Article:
The roster of Huntsville trees, like that of many other Texas towns and cities, is becoming increasingly narrow and dominated by "cultivated" species (commercially obtained and planted ones). Almost all of existing city trees in older parts of town either have been planted or have germinated as volunteers from seeds of previously planted stock. Because of numerous plantings, it's a reasonable prediction that Huntsville's general in-town "green" aspect in half a century will be dominated by live oaks, barring a major shift in climate, an oak wilt epidemic, or changes in attitudes about trees. Pecan, hackberry, and American elm also occupy large amounts of "tree space" in Huntsville, and their gradual loss will provide the major gaps most likely to be filled by other species.
The loss of native species is easiest to see in parts of town where some native vegetation still persists. Post oak, shortleaf pine, bois d'arc, black hickory, and southern red oak are not being replaced by others of their species. Sweetgum, loblolly pine, juniper, winged elm, American elm, and red mulberry volunteer easily, but few of these young ones will be allowed to last long.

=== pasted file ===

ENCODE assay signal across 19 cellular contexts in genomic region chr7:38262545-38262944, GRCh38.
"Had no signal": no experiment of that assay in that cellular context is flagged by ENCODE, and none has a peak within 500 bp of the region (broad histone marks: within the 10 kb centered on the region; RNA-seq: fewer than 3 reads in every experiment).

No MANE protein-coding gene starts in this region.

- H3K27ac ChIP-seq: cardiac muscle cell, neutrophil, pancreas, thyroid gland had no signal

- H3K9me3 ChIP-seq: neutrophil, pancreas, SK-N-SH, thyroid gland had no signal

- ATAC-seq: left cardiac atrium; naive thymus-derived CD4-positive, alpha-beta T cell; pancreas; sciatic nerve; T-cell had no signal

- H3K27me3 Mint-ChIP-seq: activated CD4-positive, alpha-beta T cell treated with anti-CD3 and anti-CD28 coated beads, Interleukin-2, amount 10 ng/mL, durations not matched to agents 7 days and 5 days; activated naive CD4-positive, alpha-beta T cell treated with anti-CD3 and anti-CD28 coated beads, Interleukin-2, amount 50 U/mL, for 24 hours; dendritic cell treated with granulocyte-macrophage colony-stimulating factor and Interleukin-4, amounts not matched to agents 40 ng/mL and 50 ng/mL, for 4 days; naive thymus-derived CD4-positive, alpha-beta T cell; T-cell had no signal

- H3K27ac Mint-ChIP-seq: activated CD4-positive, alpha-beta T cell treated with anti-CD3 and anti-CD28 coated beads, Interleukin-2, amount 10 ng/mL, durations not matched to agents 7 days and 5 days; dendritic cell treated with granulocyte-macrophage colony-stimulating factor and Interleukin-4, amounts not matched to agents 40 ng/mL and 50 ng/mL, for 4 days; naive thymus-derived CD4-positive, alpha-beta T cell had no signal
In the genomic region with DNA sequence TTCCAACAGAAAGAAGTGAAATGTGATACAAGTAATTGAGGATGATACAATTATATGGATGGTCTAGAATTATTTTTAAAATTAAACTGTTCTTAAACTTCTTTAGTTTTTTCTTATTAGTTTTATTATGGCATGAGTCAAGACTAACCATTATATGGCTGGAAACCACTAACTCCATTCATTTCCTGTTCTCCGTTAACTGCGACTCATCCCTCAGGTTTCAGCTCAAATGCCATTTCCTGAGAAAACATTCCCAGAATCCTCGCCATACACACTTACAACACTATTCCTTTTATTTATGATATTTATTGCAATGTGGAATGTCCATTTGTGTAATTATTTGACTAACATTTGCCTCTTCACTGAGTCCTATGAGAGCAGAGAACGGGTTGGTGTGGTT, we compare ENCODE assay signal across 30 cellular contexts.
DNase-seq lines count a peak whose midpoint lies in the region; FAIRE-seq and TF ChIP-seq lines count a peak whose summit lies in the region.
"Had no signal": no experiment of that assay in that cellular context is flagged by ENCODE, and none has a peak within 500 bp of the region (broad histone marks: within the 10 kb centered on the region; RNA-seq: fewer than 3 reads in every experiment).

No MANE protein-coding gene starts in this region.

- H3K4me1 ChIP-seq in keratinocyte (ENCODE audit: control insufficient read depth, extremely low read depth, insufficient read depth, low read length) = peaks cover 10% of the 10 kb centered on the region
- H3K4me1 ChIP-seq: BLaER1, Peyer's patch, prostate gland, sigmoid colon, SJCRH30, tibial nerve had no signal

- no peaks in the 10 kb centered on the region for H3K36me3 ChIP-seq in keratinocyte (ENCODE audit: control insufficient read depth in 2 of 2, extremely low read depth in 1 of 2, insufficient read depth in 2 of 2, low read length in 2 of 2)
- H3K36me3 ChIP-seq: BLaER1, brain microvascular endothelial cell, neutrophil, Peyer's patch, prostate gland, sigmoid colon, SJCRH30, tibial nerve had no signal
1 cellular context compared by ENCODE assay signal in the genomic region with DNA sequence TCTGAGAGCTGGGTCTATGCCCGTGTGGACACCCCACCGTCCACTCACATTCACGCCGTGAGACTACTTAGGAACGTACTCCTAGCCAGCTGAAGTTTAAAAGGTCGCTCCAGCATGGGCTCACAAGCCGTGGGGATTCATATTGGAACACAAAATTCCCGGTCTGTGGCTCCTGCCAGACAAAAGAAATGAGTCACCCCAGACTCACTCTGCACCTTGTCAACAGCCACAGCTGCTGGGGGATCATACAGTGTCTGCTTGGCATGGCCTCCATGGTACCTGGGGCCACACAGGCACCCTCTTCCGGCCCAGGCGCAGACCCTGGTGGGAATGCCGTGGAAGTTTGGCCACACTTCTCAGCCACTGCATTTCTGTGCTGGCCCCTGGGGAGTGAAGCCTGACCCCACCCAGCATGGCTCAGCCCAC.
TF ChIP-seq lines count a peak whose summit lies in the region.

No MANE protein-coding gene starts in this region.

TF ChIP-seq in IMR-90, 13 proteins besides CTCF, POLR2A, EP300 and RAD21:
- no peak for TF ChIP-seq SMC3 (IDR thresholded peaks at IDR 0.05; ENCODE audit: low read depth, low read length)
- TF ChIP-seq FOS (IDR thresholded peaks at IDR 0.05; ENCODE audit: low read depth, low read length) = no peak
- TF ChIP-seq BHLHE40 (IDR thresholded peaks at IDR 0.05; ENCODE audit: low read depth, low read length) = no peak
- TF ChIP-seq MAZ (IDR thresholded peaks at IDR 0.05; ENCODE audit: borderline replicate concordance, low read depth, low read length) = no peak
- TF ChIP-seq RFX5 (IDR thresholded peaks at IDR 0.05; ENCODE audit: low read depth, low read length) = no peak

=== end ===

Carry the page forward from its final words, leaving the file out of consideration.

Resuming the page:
Trees and Huntsville
Streets are often named for trees and woods, but these names seem to be especially numerous in Huntsville (68 listed here). Is this just a quick way to find a name, or does this reflect a high value placed on trees? Birch, Bois D'Arc, Cedar Lane, Cedar Drive, Cherry Hills Drive, Cherry Lane, Cross Timbers, Cypress Circle, Cottonwood Street, Creekwood, Dogwood Circle, Dogwood Drive, Elm Avenue, Elmwood, Eucalyptus Street, Forest Lane, Greenleaf Street, Green Tree Drive, Greenwood, Hickory Drive, Hickory Hill, Holly Drive, Holly Springs, Knob Oaks Drive, Laurel Spring Drive, Magnolia Street, Magnolia Way, Mesquite Street, Mimosa Lane, Oak Drive, Oakhill Drive, Oaklawn Street, Oakview, Old Sycamore, Palm, Parkwood, Peach Tree, Pecan Drive, Persimmon Drive, Pine Grove Drive, Pin Oak, Pine Valley, Pine Street, Pine Avenue, Pine Drive, Pinedale Road, Pine-shadows Drive, Pine Valley, Pines Avenue, Plum Creek, Redbud Lane, River Oaks Drive, Royal Oaks, Sweetgum Avenue, Sycamore, Tall Timbers Lane, Thornwood Way, Timberline Drive, Timberwood Lane, Trailwood Drive, Walnut Street, Wild Plum, Willow Bend, Woodland Drive, Woodland Valley, Woodlawn Avenue, Woodmont Drive, Woodview, and Youpon (not "Yaupon") Lane.